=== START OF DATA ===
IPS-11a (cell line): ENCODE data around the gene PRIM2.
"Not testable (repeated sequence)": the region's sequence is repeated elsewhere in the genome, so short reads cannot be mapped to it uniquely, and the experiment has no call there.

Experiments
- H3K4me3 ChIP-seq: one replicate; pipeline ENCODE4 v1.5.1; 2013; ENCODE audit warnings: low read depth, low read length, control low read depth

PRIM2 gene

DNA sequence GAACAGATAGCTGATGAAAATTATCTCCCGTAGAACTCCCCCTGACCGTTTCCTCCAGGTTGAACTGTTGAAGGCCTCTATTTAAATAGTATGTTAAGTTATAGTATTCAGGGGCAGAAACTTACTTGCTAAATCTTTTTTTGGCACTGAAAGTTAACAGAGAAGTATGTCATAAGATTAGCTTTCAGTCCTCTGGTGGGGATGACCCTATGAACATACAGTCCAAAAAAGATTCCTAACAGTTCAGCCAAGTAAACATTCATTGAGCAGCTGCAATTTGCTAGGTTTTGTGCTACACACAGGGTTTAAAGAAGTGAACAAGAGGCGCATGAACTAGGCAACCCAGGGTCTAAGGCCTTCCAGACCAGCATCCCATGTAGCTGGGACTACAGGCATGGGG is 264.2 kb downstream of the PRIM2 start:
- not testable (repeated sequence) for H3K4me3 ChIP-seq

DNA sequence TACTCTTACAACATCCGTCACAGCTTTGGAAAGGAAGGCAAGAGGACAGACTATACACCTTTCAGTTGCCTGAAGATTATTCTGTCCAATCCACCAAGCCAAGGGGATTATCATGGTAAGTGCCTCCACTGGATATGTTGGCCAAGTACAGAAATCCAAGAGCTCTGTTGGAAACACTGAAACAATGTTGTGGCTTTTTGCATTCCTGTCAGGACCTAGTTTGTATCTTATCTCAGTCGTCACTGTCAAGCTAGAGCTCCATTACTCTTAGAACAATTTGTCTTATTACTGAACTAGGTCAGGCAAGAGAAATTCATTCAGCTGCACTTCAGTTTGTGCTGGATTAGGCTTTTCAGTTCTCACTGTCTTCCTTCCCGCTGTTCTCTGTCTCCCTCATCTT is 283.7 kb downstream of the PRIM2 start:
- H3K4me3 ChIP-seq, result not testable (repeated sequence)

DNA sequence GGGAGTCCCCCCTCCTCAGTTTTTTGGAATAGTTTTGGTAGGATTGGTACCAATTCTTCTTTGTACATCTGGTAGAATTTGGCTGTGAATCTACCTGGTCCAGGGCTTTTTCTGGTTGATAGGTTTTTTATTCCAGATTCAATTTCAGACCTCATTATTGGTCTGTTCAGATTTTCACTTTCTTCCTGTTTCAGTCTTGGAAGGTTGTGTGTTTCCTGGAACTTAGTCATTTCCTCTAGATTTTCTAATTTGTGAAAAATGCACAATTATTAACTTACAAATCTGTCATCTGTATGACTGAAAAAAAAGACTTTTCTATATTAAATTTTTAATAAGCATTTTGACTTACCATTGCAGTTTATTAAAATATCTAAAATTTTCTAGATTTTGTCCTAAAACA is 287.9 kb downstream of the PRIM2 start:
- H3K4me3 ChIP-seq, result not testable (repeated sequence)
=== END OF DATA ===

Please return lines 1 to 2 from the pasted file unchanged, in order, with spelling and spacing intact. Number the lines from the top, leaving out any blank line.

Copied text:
IPS-11a (cell line): ENCODE data around the gene PRIM2.
"Not testable (repeated sequence)": the region's sequence is repeated elsewhere in the genome, so short reads cannot be mapped to it uniquely, and the experiment has no call there.